In Iceland, all rivers are private, as are most lakes. So, you will most likely need to obtain a permit to fish here. The permits are issued on a daily basis and only to the specific lake or river you have requested. There is also a ‘Fishing Card’ option. This will allow you to fish at any one of 34 lakes around the island. This card, or cards for individual lakes around the country, can be ordered here. This website provides information about the restrictions for each lake.
Rod fishing is only legal for 12 hours per day during the season, from 7am until sunset. The private Fishery Associations that are responsible for their respective rivers or lakes can reduce these hours. Note also that it is illegal to use any tackle that hooks a fish without it chasing it. If you are bringing your own equipment from your country, it must be thoroughly disinfected before use by a veterinarian. A certificate of disinfection must be presented upon arrival in Iceland. If you cannot provide a certificate, the equipment will be disinfected by customs officers before you leave the airport.
These restrictions are applicable to freshwater fishing; you do not need a permit to rod fish from the shore. You can get in some Reykjavík fishing from the Old Harbour, and there are a few options for this. You can either rent a rod from the nearby Go Fishing Office, or take a sea angling tour. You can either throw your caught fish back or take them home for dinner.
Alternatively, many local restaurants will prepare your fish to eat for you, for a fee. During your shore fishing in Iceland experience, you will most commonly come across Atlantic cod and catfish. The Atlantic cod will be on their migration journey, either out to sea or back to the river. Let’s have a look at the other species.
Ice Fishing in Iceland
All this talk of summer season fishing, but what if you come here in the winter? Well, fishing in the winter in Iceland is possible, but it will require a different style. It is in fact possible to go ice fishing near Reykjavík. Just over an hour’s drive north, about 70km (43 miles) away are three lakes that are popular for ice fishing: Eyrarvatn, Þórustaðavatn and Geitabergsvatn. It is worth noting that fishing is only recommended here from February until April. The ice may not be thick enough at other times to support you. As the fishing season runs from April to October, fishing in November to January in Iceland is best avoided.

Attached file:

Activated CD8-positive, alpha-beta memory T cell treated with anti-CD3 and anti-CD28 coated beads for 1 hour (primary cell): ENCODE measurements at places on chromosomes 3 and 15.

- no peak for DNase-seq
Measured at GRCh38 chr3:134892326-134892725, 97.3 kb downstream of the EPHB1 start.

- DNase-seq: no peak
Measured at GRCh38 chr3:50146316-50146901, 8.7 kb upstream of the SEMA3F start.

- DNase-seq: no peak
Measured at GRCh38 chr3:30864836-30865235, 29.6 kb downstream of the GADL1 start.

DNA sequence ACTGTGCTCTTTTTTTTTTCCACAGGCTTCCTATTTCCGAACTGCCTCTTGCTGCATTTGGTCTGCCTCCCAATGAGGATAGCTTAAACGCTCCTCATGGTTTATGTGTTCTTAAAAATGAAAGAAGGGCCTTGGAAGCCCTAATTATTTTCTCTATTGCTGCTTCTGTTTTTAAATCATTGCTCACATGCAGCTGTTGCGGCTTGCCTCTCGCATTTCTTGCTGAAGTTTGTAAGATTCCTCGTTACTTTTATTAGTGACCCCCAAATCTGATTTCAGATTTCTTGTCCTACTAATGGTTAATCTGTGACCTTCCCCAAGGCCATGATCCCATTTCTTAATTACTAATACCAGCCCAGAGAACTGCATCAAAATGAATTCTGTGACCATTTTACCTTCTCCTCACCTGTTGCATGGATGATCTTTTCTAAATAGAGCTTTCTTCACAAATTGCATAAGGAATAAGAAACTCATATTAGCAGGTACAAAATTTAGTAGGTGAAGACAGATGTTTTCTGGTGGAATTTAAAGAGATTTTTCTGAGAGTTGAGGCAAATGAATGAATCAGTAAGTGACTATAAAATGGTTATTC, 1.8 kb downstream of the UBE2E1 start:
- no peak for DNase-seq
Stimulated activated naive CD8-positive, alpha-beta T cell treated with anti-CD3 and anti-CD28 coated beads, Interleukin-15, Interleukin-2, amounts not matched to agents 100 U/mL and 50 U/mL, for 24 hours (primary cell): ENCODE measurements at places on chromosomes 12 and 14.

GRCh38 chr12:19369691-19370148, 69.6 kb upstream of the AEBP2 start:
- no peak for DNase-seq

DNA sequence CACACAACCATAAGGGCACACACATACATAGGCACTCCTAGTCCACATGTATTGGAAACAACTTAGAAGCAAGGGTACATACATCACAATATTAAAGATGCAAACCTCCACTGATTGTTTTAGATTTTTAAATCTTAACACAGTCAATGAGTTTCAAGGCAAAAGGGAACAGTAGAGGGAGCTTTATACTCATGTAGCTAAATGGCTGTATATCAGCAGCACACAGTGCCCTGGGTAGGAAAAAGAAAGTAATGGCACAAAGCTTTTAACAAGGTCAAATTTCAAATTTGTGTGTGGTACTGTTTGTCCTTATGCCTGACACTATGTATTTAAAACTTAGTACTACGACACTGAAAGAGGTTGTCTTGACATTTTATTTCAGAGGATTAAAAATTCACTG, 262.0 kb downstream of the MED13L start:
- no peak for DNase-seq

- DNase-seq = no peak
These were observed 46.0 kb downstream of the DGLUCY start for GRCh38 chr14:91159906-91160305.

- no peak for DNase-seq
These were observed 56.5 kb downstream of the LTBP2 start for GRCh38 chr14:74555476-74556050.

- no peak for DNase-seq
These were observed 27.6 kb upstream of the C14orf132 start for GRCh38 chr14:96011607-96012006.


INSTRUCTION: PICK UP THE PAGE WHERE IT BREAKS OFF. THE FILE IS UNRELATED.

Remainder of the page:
In spite of its name, Iceland is not renowned for its abundance of ice fishing. These days, the land of ice and fire does not always have cold enough winters to support the activity. The north of the country will have the most secure chance, and there are day tours that leave from Akureyri.
So, how do you ice fish? You drill or saw a hole through the ice, then drop a hooked and baited line into the water. Then you wait. So, the most important consideration is to be dressed properly. Remember that you will be sat still for a period of time, so wear insulated clothing. Iceland is known for its strong wind and occasional storms, so check the forecast before heading out, on https://en.vedur.is/ . Regardless of the season, it is best to always plan your trip in advance. And bring a flask with a hot drink.
Guided Fishing Tours
There are several companies that offer both sea boat fishing tours and guided freshwater tours. Another option is combining your fishing experience with sightseeing, such as completing the Golden Circle. These companies can organize any fishing permits you may require and ensure you adhere to local regulations. Organized fishing tours run from April to October and are weather dependent. Equipment hire is generally included.
Fishing in Iceland
When you have a holiday packed with excursions around Iceland, it’s nice to spend a day doing something more relaxed. Why not jump in your rental car, pick a lake, and do a spot of fishing? It’s a wonderful way to enjoy Iceland’s serenity. We have a population of only 364,000 people and some of the cleanest air and water in the world. Come and enjoy it with us, but please enjoy responsibly by minimizing your impact on the environment. Familiarise yourselves with both the fishing restrictions and other laws before you arrive. For instance, in Iceland, you must have your headlights on at all times when driving, even a rental car in Iceland. Come and enjoy Iceland’s nature with us.
Samuel Hogarth, Cars Iceland.